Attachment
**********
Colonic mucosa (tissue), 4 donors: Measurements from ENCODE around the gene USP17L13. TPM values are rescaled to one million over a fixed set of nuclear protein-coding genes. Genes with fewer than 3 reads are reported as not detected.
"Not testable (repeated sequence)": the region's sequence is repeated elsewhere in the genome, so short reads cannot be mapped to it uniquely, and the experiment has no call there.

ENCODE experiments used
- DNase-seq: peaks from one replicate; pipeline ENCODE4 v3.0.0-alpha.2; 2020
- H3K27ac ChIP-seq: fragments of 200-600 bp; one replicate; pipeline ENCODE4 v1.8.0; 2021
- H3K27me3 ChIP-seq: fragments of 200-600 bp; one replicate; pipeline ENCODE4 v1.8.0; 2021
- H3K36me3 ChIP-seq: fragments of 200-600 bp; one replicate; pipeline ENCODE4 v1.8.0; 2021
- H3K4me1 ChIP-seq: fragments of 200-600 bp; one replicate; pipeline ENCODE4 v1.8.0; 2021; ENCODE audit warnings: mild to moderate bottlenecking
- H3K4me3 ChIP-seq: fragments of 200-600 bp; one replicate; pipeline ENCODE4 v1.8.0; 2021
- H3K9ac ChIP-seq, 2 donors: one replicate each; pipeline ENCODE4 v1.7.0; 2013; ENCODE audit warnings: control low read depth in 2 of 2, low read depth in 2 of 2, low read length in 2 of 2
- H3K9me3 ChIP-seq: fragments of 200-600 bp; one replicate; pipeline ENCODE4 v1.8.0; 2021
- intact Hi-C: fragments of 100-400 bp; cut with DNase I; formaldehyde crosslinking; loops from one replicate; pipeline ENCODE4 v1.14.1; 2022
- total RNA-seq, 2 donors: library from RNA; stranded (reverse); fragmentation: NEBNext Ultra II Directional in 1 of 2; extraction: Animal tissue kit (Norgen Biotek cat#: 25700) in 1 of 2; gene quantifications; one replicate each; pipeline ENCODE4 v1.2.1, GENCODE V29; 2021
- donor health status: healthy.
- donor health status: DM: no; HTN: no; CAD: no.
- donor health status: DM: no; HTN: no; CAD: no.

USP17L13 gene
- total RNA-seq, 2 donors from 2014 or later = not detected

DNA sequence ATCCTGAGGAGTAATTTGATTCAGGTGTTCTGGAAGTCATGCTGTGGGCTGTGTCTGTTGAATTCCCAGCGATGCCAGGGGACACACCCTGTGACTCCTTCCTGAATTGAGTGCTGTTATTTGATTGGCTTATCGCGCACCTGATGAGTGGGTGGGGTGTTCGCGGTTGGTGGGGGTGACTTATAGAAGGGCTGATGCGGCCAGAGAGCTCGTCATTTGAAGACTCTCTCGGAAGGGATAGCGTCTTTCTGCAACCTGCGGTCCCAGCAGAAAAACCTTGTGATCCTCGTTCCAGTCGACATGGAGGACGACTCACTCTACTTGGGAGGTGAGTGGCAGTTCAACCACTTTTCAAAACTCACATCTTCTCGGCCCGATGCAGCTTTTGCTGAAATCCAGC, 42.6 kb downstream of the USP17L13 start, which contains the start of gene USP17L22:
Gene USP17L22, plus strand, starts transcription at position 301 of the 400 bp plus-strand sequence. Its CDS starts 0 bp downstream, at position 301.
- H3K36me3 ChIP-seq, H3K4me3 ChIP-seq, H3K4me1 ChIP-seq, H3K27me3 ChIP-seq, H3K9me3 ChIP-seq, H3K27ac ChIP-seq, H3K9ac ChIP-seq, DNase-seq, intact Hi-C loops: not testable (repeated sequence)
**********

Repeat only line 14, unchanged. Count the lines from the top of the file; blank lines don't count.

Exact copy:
- donor health status: healthy.